We give the lowdown on what to do this month in France
Be among the first over the threshold of the Musée Picasso in Paris, which will re-open on 25 October – the birthday of the artist, who died in 1973. Around 5,000 of his works fill the five-floor national museum in the Hôtel Salé, one of the finest 17th-century mansions in the Marais district. The refurbishment, which took five years at a cost of €52 million, has almost tripled the exhibition space, as well as improving access so more people can visit at any one time (tel: (Fr) 1 42 71 25 21, www.museepicassoparis.fr).
Prepare for a sleepless night if your trip to Paris coincides with Nuit Blanche – the free dusk-until-dawn arts festival starting at 7pm on Saturday, 4 October. The capital will be packed with cutting-edge cultural events, including concerts, art exhibitions and light installations. Restaurants, bars and the métro are opening late, so it’s a once-in-a-year chance to experience Paris in a different light (www.paris.fr).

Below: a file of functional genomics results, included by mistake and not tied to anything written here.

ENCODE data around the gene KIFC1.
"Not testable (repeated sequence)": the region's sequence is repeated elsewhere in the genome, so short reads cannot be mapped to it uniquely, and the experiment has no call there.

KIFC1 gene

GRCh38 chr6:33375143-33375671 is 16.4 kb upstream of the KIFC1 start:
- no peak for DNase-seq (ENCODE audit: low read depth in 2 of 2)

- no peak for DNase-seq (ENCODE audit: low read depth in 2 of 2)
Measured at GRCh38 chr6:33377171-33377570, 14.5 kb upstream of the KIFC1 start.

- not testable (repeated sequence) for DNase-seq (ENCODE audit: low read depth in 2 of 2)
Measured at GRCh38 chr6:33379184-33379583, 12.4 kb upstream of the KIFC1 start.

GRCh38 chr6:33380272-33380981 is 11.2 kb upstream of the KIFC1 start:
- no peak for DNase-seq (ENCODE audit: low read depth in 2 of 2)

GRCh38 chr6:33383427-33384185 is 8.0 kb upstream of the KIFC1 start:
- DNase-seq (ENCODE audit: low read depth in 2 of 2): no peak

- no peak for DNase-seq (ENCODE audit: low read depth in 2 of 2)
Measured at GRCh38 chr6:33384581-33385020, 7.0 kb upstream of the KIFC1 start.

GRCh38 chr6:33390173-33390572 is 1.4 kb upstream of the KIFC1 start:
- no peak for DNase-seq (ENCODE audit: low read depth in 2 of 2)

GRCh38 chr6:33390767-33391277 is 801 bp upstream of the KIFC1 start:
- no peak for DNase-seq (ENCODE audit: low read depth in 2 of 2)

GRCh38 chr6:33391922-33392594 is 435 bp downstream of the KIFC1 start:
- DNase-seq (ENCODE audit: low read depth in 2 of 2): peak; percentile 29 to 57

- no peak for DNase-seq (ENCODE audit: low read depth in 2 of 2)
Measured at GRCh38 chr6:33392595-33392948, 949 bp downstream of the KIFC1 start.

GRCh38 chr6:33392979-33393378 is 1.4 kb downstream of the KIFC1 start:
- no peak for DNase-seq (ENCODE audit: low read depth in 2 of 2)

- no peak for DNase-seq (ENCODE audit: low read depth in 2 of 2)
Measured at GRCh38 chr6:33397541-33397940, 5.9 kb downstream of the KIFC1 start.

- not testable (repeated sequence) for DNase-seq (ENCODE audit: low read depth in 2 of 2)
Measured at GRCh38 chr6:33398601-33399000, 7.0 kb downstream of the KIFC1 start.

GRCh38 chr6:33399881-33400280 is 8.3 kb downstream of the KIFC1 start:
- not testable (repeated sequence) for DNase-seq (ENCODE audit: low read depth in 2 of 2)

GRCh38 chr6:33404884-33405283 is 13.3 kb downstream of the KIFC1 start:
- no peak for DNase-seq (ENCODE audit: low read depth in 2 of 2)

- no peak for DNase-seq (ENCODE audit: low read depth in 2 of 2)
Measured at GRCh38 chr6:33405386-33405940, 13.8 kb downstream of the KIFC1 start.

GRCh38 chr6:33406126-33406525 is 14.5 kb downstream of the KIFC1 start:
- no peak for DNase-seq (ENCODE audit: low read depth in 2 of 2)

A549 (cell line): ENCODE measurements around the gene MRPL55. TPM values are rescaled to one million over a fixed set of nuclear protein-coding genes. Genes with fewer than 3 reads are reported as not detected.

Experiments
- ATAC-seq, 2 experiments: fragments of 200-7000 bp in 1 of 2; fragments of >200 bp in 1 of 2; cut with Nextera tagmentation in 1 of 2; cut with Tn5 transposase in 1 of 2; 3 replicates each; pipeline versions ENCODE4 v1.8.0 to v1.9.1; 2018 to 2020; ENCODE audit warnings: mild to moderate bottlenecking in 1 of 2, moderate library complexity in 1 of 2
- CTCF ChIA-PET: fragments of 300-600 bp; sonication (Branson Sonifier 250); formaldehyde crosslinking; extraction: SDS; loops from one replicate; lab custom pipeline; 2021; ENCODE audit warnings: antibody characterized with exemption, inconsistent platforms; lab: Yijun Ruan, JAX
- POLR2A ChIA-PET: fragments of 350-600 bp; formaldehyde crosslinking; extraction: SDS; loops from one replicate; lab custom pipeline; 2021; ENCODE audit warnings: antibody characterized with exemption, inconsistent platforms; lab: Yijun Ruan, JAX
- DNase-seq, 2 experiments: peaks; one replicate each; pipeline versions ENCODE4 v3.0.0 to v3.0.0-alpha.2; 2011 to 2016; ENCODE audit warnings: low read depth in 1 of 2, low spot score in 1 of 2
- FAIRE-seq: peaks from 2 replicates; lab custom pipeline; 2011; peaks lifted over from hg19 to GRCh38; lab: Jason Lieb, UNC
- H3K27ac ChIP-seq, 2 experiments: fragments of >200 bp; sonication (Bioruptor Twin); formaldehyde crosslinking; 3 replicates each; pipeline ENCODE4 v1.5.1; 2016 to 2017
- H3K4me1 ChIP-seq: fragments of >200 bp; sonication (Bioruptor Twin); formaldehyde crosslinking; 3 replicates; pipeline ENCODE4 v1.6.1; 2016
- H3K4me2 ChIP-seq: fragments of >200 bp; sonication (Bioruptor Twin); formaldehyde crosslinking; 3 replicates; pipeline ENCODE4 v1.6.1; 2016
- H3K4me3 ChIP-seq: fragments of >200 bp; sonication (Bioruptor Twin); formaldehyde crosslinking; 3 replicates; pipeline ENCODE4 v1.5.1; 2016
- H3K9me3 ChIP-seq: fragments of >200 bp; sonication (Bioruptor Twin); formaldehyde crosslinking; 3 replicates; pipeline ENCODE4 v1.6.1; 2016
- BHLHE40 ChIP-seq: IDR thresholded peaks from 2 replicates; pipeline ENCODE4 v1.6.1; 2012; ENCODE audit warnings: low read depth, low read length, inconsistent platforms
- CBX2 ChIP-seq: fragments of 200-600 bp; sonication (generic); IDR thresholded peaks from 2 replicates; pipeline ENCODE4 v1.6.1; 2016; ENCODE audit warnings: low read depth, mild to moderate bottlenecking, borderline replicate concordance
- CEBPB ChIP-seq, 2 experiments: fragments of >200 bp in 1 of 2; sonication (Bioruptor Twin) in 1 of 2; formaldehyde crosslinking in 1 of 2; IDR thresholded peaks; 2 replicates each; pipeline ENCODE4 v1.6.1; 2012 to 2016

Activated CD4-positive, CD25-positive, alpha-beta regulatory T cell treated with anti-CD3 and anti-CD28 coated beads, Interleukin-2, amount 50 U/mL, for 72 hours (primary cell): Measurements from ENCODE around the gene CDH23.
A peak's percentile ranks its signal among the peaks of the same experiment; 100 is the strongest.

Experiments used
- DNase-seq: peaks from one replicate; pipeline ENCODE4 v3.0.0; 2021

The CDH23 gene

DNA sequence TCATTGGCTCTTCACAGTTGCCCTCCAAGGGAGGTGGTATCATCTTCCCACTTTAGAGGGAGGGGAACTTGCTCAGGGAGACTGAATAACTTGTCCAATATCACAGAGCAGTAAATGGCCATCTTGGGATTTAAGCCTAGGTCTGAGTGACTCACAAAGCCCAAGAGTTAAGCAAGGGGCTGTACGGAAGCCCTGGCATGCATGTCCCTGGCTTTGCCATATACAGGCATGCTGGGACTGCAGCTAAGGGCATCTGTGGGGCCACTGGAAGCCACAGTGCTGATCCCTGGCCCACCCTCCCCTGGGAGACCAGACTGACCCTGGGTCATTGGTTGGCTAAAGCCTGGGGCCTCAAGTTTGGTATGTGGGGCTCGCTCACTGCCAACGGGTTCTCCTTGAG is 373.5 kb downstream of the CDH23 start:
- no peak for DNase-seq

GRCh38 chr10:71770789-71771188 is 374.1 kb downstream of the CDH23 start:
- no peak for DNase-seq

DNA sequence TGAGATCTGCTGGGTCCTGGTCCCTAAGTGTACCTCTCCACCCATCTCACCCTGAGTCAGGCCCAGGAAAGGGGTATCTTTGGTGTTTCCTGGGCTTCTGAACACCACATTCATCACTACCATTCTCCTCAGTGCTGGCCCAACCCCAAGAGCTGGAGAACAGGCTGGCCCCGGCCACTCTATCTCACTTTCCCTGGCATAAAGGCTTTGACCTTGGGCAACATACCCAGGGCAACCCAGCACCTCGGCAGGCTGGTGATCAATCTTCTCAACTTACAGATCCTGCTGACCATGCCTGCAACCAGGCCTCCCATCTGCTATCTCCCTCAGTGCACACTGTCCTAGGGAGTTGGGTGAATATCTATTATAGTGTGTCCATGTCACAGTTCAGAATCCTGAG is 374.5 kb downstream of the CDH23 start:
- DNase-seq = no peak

Film stars, directors and 30,000 festival-goers will pour into the seaside town of Dinard in Brittany when its annual British film festival rolls out the red carpet from 8 to 12 October. Screenings take place across five venues, with tickets, each €5.50, going on sale 30 minutes before showings, or 45 minutes for films competing for the Golden Hitchcock award. Early birds can attend free pre-festival screenings in late September and early October (www.festivaldufilm-dinard.com).
Celebrate grape harvest in the Mediterranean fishing town of Banyuls-sur-Mer, which is famous for its fortified dessert wines. The Fête des Vendanges from 8 to 12 October will see the harvest delivered to the beachside in traditional Catalan boats, where the crowds help to pick the vines, crush the grapes and, of course, taste the wine. It’s not all viticulture; bands, a beachside barbecue and a vendanges ball add to the festive atmosphere (tel: (Fr) 4 68 88 31 58, www.banyuls-sur-mer.com).